I often read Steven Francoeur's Digital Reference blog, and I really appreciated his recent post about Joseph Bizup's article titled ?BEAM: A Rhetorical Vocabulary for Teaching Research-Based Writing.? To quote Stephen,
"Arguing convincingly that the traditional model of sources that we teach to students?primary, secondary, tertiary?is limiting and confusing, Bizup goes on to suggest that we instead teach students to think about the different way that we use sources in writing.
Specifically, he recommends divvying up source types into four categories:
- Background: sources in which you want to assert that something is a fact and which can contextualize your claims
- Exhibits: sources that you offer an analysis or interpretation of
- Arguments: sources that are part of the discourse about your topic
- Method: sources that you use to delineate the method of analysis you will use or the terminology you will employ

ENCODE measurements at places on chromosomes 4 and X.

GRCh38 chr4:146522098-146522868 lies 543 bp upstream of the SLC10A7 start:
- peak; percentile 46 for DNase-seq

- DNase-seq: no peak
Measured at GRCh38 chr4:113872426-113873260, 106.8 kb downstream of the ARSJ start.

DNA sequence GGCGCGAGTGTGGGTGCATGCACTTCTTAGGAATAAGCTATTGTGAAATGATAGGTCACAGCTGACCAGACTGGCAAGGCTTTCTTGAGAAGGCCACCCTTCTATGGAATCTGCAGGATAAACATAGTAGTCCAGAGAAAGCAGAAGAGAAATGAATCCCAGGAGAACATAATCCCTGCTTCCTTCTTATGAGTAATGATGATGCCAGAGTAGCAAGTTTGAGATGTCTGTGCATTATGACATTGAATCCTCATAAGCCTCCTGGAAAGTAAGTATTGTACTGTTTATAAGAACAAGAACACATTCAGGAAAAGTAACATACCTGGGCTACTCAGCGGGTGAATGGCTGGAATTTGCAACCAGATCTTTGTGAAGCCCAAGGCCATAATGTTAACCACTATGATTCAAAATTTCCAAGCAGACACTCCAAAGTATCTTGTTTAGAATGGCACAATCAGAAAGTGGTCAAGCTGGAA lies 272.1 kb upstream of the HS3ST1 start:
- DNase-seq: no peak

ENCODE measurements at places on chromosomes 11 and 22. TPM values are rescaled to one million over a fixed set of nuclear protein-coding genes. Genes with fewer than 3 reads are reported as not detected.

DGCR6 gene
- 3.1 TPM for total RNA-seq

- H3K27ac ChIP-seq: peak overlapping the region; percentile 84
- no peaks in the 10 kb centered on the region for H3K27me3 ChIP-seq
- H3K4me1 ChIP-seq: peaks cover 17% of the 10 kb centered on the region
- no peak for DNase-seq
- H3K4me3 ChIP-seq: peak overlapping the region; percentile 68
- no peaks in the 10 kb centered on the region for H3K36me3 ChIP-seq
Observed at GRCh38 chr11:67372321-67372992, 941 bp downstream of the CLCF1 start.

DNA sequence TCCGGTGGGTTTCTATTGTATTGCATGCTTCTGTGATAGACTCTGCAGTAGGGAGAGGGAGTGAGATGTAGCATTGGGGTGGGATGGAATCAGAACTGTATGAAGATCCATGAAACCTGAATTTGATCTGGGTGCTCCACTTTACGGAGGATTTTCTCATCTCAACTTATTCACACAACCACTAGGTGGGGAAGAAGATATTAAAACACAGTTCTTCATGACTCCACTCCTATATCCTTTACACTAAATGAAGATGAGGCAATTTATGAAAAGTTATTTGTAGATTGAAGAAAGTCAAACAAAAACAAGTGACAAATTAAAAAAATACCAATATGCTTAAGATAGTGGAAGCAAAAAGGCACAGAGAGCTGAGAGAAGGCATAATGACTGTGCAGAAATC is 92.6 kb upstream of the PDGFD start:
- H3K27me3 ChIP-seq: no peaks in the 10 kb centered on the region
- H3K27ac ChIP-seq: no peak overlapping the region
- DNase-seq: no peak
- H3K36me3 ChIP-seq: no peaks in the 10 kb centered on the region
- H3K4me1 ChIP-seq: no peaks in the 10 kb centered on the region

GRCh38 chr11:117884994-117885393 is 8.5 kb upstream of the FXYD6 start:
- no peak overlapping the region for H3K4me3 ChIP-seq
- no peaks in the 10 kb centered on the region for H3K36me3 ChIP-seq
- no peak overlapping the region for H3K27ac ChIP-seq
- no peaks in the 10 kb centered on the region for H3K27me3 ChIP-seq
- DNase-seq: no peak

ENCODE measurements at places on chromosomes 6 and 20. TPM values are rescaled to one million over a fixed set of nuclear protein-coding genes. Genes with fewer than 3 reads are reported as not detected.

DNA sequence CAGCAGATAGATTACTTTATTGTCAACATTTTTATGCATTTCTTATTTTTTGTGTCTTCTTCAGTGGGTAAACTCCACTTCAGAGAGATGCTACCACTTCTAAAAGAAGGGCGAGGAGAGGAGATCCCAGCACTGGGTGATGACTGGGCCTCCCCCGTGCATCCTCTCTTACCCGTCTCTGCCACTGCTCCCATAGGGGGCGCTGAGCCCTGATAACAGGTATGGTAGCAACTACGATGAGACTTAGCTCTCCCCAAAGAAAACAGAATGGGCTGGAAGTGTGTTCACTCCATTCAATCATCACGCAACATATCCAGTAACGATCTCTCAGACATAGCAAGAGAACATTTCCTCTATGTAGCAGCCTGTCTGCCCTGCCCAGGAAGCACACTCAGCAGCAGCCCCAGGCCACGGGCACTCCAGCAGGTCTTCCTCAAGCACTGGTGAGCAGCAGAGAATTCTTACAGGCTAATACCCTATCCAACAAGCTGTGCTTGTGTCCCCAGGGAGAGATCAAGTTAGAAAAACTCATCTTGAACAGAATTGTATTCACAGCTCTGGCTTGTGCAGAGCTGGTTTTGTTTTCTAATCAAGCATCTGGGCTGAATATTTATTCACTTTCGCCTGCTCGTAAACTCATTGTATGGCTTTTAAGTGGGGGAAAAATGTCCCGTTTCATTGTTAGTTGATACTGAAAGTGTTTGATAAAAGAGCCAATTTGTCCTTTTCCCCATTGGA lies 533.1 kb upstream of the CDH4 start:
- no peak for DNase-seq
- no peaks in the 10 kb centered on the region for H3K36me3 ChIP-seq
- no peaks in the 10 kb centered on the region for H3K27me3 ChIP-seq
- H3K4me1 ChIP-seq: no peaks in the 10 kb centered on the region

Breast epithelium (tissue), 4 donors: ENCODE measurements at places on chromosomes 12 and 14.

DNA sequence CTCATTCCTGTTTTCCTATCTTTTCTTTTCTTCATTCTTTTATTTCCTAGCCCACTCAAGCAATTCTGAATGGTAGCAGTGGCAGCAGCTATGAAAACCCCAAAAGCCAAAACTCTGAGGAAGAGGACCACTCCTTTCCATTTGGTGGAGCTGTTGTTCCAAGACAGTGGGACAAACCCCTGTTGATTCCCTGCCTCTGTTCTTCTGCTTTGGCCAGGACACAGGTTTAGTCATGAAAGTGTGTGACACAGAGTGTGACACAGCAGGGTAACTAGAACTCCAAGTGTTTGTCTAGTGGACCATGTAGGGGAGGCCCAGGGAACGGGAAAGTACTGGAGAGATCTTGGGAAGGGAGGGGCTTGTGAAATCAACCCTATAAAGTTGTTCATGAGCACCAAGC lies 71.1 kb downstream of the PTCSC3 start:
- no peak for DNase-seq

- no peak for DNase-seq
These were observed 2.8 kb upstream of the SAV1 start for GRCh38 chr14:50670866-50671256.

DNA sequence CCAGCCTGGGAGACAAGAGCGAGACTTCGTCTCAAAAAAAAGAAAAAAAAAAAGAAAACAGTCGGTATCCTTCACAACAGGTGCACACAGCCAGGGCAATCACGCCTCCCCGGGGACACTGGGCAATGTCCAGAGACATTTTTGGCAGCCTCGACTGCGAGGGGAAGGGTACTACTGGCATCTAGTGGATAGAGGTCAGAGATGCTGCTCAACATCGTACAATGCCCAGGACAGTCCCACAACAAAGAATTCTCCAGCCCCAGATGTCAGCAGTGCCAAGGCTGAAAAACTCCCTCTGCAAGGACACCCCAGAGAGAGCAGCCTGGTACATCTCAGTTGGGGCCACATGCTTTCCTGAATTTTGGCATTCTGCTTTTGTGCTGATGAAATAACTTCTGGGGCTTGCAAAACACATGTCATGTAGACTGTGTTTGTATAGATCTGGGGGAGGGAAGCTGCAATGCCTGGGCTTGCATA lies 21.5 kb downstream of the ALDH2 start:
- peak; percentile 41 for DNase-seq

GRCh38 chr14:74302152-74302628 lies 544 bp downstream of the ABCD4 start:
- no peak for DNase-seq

Put more succinctly, Bizup wants us to teach students that ?[w]riters rely on background sources, interpret of analyze exhibits, engage arguments, and follow methods? (76). As a mnemonic aid, the system is referred to as the BEAM model. Not only is this model useful in getting students to think about how they will use their sources in their paper and whether they have the right number from each category, but is also useful in teaching students how to analyze a source critically. In his classes, Bizup asks his students to read a source and, following the BEAM modelm, to indicate to what use each source is put."
Read Bizup's article and let me know what you think. I've already started using this framework in my RAS appointments today, and it seemed helpful. I know it will be useful in my ISF thesis classes.